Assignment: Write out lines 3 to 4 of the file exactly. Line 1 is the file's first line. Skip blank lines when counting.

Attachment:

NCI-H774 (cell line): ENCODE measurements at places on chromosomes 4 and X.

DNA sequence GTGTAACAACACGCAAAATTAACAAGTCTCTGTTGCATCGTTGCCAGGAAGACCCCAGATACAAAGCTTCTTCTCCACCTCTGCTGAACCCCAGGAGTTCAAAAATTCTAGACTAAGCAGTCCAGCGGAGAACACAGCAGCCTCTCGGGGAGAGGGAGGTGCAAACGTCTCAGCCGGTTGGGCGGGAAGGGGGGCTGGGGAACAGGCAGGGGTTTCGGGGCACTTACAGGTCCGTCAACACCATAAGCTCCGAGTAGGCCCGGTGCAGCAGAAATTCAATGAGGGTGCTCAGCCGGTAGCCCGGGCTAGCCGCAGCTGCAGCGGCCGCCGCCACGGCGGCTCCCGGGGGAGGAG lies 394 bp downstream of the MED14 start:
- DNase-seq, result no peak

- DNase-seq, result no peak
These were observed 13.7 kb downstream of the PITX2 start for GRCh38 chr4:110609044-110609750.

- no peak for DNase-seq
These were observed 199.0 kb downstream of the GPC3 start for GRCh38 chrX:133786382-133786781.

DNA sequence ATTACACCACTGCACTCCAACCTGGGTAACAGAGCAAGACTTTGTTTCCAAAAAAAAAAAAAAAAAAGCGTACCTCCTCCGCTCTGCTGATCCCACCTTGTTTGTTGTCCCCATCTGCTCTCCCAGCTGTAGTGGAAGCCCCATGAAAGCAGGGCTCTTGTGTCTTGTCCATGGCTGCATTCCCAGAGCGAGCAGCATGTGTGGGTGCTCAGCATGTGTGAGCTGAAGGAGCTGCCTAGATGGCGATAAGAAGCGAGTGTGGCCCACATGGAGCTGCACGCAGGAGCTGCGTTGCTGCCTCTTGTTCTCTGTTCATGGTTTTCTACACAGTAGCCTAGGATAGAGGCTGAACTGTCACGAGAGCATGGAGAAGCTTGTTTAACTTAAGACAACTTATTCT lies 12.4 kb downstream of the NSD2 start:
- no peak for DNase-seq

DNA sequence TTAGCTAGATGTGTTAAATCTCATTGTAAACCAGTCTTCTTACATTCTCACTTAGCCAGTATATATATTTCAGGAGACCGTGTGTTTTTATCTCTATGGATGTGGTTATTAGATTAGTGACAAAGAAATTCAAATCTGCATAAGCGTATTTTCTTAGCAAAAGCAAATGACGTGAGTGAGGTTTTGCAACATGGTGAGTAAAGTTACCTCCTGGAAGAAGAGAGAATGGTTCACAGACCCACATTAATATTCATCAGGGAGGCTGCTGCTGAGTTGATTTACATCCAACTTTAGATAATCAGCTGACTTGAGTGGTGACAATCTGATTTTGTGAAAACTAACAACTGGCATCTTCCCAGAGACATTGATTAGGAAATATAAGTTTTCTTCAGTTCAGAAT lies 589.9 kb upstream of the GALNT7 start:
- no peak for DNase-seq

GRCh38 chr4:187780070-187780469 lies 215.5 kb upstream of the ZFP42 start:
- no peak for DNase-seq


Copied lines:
- DNase-seq, result no peak

- DNase-seq, result no peak